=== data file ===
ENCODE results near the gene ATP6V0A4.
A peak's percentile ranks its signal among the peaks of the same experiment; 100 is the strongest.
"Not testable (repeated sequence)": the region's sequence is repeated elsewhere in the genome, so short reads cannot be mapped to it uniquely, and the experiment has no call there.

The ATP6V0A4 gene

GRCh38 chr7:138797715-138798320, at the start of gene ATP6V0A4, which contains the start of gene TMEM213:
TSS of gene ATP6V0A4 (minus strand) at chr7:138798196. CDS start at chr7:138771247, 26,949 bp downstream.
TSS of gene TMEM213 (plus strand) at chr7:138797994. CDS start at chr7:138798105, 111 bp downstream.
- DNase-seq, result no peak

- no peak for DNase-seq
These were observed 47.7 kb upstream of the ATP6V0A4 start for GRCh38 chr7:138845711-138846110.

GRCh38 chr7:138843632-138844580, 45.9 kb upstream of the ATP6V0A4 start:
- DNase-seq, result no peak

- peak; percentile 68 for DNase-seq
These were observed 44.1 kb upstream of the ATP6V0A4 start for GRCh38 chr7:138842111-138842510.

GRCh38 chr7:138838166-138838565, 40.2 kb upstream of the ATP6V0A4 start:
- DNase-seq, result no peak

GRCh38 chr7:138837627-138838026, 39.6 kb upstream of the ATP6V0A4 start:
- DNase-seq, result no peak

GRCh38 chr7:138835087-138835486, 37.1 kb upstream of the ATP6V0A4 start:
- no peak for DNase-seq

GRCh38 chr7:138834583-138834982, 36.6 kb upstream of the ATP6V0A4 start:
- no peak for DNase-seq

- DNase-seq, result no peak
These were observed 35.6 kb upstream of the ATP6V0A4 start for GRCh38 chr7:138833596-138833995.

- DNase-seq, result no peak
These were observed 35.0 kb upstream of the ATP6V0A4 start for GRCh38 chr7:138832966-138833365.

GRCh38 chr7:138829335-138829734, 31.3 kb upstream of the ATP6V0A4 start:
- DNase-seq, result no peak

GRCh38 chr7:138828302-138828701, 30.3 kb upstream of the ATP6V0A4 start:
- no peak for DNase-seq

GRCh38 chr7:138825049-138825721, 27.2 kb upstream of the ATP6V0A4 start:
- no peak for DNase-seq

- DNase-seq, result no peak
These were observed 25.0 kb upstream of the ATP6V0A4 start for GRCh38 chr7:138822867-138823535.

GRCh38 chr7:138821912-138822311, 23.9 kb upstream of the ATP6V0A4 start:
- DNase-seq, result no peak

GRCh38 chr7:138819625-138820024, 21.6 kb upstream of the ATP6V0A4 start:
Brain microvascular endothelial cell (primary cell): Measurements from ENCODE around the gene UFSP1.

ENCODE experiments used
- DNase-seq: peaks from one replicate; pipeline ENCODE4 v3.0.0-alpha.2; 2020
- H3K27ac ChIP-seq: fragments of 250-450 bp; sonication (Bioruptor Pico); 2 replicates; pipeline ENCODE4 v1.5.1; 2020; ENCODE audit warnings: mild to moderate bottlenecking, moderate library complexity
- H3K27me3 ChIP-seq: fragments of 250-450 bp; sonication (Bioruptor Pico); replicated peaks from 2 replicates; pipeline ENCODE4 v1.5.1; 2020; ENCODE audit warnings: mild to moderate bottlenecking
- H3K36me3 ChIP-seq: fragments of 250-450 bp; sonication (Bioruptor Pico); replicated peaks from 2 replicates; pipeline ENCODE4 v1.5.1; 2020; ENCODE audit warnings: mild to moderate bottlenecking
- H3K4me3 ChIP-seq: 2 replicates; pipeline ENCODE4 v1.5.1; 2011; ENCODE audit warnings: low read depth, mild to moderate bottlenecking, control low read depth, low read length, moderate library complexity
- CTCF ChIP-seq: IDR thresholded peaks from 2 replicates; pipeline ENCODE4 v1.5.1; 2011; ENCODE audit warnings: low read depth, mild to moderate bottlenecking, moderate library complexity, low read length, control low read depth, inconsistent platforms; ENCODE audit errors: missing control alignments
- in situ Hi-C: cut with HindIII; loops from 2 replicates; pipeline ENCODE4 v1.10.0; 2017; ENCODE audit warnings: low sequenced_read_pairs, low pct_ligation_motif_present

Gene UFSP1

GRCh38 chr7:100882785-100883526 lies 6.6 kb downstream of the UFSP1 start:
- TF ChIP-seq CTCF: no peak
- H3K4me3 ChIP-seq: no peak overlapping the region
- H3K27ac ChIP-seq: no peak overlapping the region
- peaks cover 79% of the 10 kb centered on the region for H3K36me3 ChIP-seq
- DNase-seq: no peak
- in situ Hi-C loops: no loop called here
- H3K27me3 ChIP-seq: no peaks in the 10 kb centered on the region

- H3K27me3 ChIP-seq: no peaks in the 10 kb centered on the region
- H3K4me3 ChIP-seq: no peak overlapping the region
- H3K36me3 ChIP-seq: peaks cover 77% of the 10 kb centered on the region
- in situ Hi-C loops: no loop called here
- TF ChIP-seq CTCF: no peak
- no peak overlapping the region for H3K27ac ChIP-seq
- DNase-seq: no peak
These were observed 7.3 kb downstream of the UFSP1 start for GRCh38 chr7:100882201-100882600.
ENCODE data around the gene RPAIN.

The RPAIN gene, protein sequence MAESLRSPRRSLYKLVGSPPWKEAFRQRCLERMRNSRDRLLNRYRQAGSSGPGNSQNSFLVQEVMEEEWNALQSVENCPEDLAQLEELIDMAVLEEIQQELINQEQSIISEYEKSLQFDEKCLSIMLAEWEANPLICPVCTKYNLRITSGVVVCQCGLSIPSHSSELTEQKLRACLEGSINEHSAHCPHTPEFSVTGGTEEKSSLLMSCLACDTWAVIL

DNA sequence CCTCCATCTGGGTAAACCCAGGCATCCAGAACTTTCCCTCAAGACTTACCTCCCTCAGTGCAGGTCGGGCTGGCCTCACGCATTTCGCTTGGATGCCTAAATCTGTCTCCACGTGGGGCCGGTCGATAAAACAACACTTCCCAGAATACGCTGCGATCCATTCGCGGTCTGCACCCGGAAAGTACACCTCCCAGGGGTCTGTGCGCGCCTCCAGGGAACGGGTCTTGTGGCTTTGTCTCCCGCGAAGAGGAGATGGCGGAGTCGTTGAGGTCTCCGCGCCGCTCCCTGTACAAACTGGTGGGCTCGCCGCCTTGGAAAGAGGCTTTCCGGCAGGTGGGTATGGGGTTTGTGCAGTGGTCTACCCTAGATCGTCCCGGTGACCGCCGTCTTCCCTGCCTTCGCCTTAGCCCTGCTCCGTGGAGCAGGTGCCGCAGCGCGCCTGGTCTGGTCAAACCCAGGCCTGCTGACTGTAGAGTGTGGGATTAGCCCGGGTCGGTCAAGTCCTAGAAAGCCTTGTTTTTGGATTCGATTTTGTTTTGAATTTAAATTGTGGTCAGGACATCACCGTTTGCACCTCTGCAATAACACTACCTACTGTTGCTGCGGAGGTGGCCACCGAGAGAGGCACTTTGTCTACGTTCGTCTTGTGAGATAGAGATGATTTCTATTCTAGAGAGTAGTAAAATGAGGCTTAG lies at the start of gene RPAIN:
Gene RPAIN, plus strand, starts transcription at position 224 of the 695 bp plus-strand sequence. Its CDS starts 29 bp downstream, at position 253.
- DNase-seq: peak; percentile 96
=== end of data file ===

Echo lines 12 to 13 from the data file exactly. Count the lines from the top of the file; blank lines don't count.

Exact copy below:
- DNase-seq, result no peak

- peak; percentile 68 for DNase-seq